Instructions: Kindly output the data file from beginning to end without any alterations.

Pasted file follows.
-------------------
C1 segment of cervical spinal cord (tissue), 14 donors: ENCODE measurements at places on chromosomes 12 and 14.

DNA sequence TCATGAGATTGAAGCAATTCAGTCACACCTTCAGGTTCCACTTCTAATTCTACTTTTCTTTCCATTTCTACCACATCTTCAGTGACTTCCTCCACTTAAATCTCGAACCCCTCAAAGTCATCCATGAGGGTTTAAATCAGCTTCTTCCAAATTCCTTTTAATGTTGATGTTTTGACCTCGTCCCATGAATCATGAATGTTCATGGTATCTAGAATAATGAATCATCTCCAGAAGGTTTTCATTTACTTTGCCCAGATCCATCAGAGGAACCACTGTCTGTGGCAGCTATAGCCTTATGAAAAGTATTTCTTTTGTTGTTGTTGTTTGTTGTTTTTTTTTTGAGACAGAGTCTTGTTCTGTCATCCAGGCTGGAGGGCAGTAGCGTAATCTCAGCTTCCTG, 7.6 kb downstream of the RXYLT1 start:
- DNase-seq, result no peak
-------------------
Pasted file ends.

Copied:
C1 segment of cervical spinal cord (tissue), 14 donors: ENCODE measurements at places on chromosomes 12 and 14.

DNA sequence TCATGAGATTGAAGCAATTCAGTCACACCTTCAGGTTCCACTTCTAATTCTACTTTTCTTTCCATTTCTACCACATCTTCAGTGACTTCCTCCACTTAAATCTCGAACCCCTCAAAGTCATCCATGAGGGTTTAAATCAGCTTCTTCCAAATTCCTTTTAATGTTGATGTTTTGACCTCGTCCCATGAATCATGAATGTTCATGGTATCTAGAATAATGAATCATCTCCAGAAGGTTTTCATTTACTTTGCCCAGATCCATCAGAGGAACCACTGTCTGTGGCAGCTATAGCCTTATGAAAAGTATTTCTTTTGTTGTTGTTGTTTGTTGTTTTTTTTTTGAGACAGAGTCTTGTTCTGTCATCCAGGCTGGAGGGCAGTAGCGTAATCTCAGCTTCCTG, 7.6 kb downstream of the RXYLT1 start:
- DNase-seq, result no peak